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Oman’s thriving mining and mineral processing sector earned RO 114 million in revenues last year, bolstered by a new Mining Law, strong regulatory framework and the industry’s positioning as one of five key engines of Oman’s economic diversification alongside tourism, fisheries, manufacturing and logistics.
According to figures released by the National Centre for Statistics and Information (NCSI), around 23.615 million metric tons (MT) of industrial minerals totalling RO 70.783 million in value were produced in 2019. This output was supplemented by the production of 33.210 million cubic metres of aggregates and building materials worth around RO 43.3 million.
Compared with production trends in 2018, the mineral sector appears to have suffered a bit of a slump last year. Industrial minerals totalled 27.3 million MT in 2018 earning the sector RO 86.4 million in revenues. Around 44.8 million m3 of building materials/aggregates were produced in 2018, generating revenues of around RO 62.4 million.
The lower output in 2019 was reflected across a number of key industrial minerals, NSCI’s newly published 2019 Statistical Report noted. Marble blocks production – one of the early successes of Oman’s mining industry – dipped to 333K metric tons last year (worth RO 7.257 million), down from 397K metric tons a year earlier (valued at RO 8.683 million).
The output of limestone – a key raw material for the steel industry – was also lower at 9.6 million MT (worth RO 15.091 million), down from 14 million MT in 2018 (valued at RO 15.7 million). However, gypsum production inched upward to 10.663 million MT (worth RO 21.4 million), up from 9.66 million MT (RO 23.34 million).
Also making a contribution to mineral sector revenues last year were: Chromite (RO 16.626 million) and Laterite (RO 1.23 million), as well as some quantities of industrial salt, kaolin, silica and manganese.
Copper cathode output, coupled with the production of modest quantities of gold and silver, ended in 2017 following the closure of the smelter of Oman Mining Company (OMCO) near Al Jizzi. Around 264 tons of copper cathode were sold by OMCO in 2017 before the shuttering of the smelter, down from 3,481 tons a year earlier. About 3 kilos of gold and 120 kilos of silver – byproducts of the refining process – were also sold that year.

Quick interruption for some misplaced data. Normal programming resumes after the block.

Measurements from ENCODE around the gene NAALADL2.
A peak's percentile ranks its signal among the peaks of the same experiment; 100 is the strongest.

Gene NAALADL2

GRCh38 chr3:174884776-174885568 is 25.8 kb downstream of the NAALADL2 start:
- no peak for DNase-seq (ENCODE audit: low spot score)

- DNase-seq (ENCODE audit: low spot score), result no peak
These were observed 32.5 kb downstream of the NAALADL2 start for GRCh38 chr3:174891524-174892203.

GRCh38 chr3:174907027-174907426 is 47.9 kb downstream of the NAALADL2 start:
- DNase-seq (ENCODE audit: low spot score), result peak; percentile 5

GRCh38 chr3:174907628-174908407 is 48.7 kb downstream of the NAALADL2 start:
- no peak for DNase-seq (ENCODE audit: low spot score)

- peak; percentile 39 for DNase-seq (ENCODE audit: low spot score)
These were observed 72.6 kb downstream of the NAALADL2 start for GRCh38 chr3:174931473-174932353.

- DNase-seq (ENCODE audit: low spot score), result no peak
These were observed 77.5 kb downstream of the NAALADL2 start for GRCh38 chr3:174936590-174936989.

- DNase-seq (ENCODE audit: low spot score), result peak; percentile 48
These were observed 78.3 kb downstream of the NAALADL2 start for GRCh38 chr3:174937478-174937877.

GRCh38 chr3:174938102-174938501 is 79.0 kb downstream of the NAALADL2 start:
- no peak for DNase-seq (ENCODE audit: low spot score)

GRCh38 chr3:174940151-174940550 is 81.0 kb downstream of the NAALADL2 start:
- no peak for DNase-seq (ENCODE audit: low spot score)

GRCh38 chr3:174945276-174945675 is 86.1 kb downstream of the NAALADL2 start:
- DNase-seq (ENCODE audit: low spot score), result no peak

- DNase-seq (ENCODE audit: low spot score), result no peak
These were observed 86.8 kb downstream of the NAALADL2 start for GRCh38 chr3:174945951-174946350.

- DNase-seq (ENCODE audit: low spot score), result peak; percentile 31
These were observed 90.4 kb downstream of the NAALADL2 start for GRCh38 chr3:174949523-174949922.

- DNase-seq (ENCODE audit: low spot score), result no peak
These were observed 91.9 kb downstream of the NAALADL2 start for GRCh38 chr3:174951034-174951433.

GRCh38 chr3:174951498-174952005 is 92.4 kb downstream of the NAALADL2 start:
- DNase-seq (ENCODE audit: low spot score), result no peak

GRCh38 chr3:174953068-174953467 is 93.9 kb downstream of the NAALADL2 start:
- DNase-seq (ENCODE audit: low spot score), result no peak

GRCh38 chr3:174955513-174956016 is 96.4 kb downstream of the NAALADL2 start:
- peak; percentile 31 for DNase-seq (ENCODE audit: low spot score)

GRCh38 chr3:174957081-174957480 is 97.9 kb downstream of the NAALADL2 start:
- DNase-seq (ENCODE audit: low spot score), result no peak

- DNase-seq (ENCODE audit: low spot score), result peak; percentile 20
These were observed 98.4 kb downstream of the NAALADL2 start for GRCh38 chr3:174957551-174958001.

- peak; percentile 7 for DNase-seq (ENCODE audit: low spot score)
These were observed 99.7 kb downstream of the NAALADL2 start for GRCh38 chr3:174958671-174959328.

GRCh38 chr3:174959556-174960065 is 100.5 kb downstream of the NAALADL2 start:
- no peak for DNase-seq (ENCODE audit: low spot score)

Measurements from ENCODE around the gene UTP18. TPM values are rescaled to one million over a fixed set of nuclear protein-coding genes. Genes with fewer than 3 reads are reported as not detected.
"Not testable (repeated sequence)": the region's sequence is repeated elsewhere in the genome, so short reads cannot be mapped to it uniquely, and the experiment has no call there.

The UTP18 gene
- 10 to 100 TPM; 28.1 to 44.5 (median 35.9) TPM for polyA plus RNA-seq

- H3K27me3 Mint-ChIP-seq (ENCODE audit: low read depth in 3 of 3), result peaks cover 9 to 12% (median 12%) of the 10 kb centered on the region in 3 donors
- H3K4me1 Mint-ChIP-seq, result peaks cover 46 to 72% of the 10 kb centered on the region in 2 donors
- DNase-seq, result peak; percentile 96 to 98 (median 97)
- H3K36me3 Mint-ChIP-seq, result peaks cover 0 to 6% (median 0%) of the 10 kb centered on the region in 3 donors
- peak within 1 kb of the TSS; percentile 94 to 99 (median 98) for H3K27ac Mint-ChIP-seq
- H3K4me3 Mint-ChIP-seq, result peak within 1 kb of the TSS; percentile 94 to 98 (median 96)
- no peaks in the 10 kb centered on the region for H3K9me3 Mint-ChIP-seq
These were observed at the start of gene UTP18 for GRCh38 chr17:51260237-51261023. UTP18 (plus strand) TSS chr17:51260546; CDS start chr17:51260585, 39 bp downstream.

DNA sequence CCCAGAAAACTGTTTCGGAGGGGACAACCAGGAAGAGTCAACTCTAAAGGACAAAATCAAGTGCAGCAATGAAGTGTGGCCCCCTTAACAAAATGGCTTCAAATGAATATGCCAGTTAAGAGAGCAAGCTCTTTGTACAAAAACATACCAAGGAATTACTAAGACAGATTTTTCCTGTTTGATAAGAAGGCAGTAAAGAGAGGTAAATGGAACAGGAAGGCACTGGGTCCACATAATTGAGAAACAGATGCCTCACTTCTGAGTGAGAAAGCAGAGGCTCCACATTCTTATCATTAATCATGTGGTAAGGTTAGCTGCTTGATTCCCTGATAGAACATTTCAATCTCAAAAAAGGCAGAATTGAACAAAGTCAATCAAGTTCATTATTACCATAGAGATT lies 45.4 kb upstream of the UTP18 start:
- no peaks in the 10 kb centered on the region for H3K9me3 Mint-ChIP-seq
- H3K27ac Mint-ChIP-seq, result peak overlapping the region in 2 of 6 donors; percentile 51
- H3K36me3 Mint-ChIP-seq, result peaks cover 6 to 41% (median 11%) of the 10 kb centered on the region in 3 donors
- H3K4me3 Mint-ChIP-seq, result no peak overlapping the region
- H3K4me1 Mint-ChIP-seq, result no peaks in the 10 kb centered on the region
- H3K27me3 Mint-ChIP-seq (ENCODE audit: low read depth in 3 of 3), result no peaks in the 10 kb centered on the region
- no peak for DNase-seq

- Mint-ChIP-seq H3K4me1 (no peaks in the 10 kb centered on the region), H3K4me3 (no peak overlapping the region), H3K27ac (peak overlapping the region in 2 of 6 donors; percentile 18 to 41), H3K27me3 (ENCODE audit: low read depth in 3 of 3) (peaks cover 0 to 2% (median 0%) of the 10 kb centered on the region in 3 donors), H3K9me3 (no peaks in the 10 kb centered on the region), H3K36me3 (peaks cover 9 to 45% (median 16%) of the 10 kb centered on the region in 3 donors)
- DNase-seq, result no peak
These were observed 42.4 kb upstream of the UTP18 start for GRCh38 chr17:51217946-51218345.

According to the Public Authority for Mining (PAM), the sector regulator, less than three per cent of Oman’s projected mineral resources have been exploited and commercialised, underscoring the promising investment potential of this sector. Since its designation as a pillar of the Sultanate’s economic diversification strategy, the sector has gone a major regulatory overhaul designed to attract both investment and expertise aimed at optimising its contribution to GDP growth, job creation and sustainable development.
The Implementation Support & Follow-up Unit (ISFU) – a special task force of the Omani government mandated to fast-track approvals and permits for strategic projects and initiatives – is currently handholding investors and stakeholders behind as many as 10 mineral-related ventures in the achievement of their objectives.
Included in this list are projects for, among other things, the exploitation and commercialisation of underground copper reserves, investments in new copper-gold concentration and refining capacity, development of attapulgite resources, the overhaul of chromite licenses left idle by previous concession-holders, and capacity-building within the Public Authority for Mining (PAM).
Oman Daily Observer
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